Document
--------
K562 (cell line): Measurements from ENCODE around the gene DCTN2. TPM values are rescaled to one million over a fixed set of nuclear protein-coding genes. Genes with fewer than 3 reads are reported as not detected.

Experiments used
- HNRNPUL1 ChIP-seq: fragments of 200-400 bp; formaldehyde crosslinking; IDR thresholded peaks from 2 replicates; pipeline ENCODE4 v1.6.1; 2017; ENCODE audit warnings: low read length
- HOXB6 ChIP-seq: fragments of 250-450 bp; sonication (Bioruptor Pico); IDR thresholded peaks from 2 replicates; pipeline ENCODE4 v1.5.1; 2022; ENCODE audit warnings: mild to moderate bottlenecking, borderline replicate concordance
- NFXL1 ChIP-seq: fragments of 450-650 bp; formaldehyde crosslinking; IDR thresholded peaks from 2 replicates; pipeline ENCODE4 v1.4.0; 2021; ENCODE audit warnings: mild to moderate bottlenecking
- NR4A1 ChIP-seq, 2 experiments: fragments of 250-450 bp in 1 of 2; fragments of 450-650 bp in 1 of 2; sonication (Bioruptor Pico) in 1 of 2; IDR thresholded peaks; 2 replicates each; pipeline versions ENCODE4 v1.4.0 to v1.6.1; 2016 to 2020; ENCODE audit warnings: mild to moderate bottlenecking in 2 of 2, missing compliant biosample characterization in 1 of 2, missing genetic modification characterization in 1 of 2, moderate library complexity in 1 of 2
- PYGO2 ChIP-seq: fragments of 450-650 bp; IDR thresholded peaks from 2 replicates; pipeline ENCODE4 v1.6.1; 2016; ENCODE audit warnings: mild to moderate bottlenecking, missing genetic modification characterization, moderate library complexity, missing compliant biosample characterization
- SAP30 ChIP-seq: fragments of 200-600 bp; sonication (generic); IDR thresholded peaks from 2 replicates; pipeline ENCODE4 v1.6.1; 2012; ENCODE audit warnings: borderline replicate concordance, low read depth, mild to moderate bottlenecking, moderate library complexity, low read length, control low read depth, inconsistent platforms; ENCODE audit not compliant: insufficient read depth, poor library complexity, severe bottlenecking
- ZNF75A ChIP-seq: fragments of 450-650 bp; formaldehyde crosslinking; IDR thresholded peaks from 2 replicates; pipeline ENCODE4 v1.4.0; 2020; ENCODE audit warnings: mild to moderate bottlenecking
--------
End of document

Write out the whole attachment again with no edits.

K562 (cell line): Measurements from ENCODE around the gene DCTN2. TPM values are rescaled to one million over a fixed set of nuclear protein-coding genes. Genes with fewer than 3 reads are reported as not detected.

Experiments used
- HNRNPUL1 ChIP-seq: fragments of 200-400 bp; formaldehyde crosslinking; IDR thresholded peaks from 2 replicates; pipeline ENCODE4 v1.6.1; 2017; ENCODE audit warnings: low read length
- HOXB6 ChIP-seq: fragments of 250-450 bp; sonication (Bioruptor Pico); IDR thresholded peaks from 2 replicates; pipeline ENCODE4 v1.5.1; 2022; ENCODE audit warnings: mild to moderate bottlenecking, borderline replicate concordance
- NFXL1 ChIP-seq: fragments of 450-650 bp; formaldehyde crosslinking; IDR thresholded peaks from 2 replicates; pipeline ENCODE4 v1.4.0; 2021; ENCODE audit warnings: mild to moderate bottlenecking
- NR4A1 ChIP-seq, 2 experiments: fragments of 250-450 bp in 1 of 2; fragments of 450-650 bp in 1 of 2; sonication (Bioruptor Pico) in 1 of 2; IDR thresholded peaks; 2 replicates each; pipeline versions ENCODE4 v1.4.0 to v1.6.1; 2016 to 2020; ENCODE audit warnings: mild to moderate bottlenecking in 2 of 2, missing compliant biosample characterization in 1 of 2, missing genetic modification characterization in 1 of 2, moderate library complexity in 1 of 2
- PYGO2 ChIP-seq: fragments of 450-650 bp; IDR thresholded peaks from 2 replicates; pipeline ENCODE4 v1.6.1; 2016; ENCODE audit warnings: mild to moderate bottlenecking, missing genetic modification characterization, moderate library complexity, missing compliant biosample characterization
- SAP30 ChIP-seq: fragments of 200-600 bp; sonication (generic); IDR thresholded peaks from 2 replicates; pipeline ENCODE4 v1.6.1; 2012; ENCODE audit warnings: borderline replicate concordance, low read depth, mild to moderate bottlenecking, moderate library complexity, low read length, control low read depth, inconsistent platforms; ENCODE audit not compliant: insufficient read depth, poor library complexity, severe bottlenecking
- ZNF75A ChIP-seq: fragments of 450-650 bp; formaldehyde crosslinking; IDR thresholded peaks from 2 replicates; pipeline ENCODE4 v1.4.0; 2020; ENCODE audit warnings: mild to moderate bottlenecking